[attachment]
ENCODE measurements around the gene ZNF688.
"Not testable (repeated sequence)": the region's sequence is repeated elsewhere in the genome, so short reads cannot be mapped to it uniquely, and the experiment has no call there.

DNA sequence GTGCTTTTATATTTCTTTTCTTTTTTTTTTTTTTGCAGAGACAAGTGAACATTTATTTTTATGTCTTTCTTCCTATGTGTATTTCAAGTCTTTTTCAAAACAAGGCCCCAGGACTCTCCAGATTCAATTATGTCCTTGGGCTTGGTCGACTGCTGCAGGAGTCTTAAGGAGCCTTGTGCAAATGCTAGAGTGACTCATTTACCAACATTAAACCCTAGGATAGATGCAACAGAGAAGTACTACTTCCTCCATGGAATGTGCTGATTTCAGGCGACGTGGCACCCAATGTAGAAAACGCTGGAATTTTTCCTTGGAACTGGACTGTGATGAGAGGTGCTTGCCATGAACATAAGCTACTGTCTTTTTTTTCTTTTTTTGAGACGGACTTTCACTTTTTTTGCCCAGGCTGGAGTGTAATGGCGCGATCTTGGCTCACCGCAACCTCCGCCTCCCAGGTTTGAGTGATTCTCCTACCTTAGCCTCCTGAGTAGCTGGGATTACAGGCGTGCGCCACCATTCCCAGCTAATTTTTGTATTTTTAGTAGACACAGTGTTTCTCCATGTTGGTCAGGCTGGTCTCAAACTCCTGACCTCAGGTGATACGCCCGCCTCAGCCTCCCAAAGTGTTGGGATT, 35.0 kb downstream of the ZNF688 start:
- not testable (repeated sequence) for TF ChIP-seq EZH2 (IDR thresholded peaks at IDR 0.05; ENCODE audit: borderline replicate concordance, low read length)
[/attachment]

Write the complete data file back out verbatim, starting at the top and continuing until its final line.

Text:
ENCODE measurements around the gene ZNF688.
"Not testable (repeated sequence)": the region's sequence is repeated elsewhere in the genome, so short reads cannot be mapped to it uniquely, and the experiment has no call there.

DNA sequence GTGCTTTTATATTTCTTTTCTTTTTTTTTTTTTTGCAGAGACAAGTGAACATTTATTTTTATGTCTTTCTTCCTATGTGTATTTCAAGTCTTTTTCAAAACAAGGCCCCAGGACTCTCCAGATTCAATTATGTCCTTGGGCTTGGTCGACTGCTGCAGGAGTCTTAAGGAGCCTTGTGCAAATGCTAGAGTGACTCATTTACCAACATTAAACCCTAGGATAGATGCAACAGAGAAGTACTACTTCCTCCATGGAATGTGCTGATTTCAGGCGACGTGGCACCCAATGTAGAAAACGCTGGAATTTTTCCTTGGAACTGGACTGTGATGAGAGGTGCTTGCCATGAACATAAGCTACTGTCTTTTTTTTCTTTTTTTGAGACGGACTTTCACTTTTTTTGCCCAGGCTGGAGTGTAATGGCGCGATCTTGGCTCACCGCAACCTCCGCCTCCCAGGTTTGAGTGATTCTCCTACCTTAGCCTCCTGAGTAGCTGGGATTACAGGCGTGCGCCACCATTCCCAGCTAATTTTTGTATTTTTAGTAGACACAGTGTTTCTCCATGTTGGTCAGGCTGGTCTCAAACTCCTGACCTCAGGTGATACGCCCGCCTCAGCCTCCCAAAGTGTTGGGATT, 35.0 kb downstream of the ZNF688 start:
- not testable (repeated sequence) for TF ChIP-seq EZH2 (IDR thresholded peaks at IDR 0.05; ENCODE audit: borderline replicate concordance, low read length)